On Nov. 18, President Obama signed an appropriations bill approving the U.S. DOT's budget for 2012. In addition to supporting five federal departments, the $130.4 billion “mini-bus” spending bill offers a glimpse into belt-tightening measures legislators have been promising.
As usual, funding will increase in some areas and decrease in others compared to 2011 (see graphic).
The department's $17.8 billion discretionary budget is nearly 30% higher than last year's. In addition, the Federal Highway Administration's (FHWA) Emergency Relief program will receive nearly $1.7 billion as part of a new, $2.63 billion allocation for disaster relief.
Now it's up to Congress to finance the plan, which is easier said than done.
The bill warns that spending limitations will virtually deplete the Highway Trust Fund by the end of this year. If Congress doesn't pass a new surface transportation authorization bill by then, FHWA will have to initiate cash management procedures that could negatively impact timely reimbursement of state construction expenses.
While the Senate Environment and Public Works committee passed its Moving Ahead for Progress in the 21st Century Act (MAP-21) in November, the House of Representatives didn't deliver a bill by the end of last year as planned.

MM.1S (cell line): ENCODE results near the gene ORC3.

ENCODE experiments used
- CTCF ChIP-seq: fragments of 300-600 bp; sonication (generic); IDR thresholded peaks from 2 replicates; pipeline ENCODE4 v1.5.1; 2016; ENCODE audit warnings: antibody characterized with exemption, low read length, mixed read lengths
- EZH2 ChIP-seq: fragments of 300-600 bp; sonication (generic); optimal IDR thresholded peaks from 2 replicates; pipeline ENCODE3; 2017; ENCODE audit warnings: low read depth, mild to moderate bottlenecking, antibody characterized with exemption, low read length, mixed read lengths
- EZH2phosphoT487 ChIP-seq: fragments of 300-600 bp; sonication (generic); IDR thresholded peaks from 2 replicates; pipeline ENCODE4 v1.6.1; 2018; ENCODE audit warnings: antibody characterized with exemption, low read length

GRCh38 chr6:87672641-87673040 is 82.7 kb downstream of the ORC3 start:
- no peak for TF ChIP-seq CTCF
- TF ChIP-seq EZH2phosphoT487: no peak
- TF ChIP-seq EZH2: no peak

Even if both proposals come up for a vote this month, though, they're so different that Congress may have to extend SAFETEA-LU (Safe, Accountable, Flexible, Efficient Transportation Equity Act: A Legacy for Users) a ninth time if it can't find common ground before March, when the current extension expires.
The Senate's two-year, $109 billion MAP-21 package relies on funding from the Federal Highway Trust Fund, but falls short by $12 billion annually.
Released in July 2011, the House Transportation and Infrastructure Committee's proposed six-year, $230 billion surface transportation program would cut support of highways, transit, and safety by 30%.
Funding would come from current gasoline, diesel, and other taxes. House Speaker John Boehner has since proposed “drilling for dollars” financing that would tap into royalties from increased offshore oil and gas drilling and oil shale production.